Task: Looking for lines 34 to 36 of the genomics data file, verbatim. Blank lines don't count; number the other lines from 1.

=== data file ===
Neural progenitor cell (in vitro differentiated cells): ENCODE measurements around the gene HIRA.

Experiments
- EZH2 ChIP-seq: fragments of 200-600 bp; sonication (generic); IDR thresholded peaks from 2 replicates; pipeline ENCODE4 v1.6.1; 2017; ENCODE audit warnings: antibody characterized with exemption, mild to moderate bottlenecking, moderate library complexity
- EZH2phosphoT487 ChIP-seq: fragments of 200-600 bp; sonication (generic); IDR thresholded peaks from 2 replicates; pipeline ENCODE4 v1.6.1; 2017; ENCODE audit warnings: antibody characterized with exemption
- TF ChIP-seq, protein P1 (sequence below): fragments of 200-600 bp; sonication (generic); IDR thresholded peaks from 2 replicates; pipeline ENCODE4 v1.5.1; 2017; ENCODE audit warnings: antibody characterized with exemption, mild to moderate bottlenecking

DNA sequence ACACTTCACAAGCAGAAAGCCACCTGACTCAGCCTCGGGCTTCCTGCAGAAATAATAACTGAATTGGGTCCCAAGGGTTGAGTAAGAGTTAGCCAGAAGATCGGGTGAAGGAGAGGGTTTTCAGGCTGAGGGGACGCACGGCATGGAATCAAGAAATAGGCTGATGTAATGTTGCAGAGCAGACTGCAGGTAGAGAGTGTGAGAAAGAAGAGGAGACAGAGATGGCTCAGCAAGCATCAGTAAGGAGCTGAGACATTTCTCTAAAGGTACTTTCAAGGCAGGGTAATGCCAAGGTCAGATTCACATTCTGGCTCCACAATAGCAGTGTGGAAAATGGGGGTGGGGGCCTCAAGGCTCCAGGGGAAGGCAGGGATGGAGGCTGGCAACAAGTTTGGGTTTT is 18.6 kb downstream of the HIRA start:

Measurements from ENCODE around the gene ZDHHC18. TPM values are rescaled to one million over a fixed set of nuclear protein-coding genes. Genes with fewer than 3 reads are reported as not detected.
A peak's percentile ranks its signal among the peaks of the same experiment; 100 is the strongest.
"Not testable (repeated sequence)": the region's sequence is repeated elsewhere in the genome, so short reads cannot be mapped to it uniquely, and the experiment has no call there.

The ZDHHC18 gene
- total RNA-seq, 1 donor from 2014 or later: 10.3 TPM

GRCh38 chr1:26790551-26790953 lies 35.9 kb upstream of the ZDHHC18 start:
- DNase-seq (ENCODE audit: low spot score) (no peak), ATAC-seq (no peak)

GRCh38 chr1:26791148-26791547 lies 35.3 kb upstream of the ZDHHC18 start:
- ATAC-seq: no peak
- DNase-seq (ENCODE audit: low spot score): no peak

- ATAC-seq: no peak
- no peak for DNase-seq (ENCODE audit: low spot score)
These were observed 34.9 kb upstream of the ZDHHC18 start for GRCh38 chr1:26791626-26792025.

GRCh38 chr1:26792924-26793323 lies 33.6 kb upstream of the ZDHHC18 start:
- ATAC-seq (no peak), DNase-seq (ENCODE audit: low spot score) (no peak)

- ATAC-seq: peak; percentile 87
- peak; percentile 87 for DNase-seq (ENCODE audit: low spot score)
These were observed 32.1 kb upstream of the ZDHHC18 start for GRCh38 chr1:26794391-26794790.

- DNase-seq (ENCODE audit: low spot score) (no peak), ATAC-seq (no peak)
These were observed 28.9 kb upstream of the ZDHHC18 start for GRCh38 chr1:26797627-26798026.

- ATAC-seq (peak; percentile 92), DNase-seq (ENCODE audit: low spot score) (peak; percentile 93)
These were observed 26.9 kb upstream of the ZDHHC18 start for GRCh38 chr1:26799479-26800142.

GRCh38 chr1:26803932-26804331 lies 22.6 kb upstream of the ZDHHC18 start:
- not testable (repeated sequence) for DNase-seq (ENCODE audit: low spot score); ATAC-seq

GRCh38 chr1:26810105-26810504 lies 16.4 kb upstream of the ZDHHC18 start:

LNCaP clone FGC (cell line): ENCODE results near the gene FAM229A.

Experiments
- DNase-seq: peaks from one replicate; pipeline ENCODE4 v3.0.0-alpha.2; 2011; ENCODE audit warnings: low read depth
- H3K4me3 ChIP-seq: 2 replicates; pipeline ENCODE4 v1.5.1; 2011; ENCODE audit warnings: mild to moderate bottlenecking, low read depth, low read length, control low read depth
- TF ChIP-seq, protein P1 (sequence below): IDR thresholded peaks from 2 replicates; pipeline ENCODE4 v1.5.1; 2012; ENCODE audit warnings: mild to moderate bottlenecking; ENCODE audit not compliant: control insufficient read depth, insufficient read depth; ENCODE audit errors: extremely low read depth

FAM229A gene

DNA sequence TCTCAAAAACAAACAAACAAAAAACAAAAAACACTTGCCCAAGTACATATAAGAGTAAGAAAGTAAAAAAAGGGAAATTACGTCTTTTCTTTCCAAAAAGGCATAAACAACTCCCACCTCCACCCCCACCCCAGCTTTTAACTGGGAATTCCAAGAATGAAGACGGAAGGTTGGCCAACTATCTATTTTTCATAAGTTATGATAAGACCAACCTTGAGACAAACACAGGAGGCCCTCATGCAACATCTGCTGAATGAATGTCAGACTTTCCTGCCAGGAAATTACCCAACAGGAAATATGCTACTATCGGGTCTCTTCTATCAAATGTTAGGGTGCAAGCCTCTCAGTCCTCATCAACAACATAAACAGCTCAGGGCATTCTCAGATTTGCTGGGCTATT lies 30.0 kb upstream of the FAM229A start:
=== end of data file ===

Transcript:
- DNase-seq: peaks from one replicate; pipeline ENCODE4 v3.0.0-alpha.2; 2011; ENCODE audit warnings: low read depth
- H3K4me3 ChIP-seq: 2 replicates; pipeline ENCODE4 v1.5.1; 2011; ENCODE audit warnings: mild to moderate bottlenecking, low read depth, low read length, control low read depth
- TF ChIP-seq, protein P1 (sequence below): IDR thresholded peaks from 2 replicates; pipeline ENCODE4 v1.5.1; 2012; ENCODE audit warnings: mild to moderate bottlenecking; ENCODE audit not compliant: control insufficient read depth, insufficient read depth; ENCODE audit errors: extremely low read depth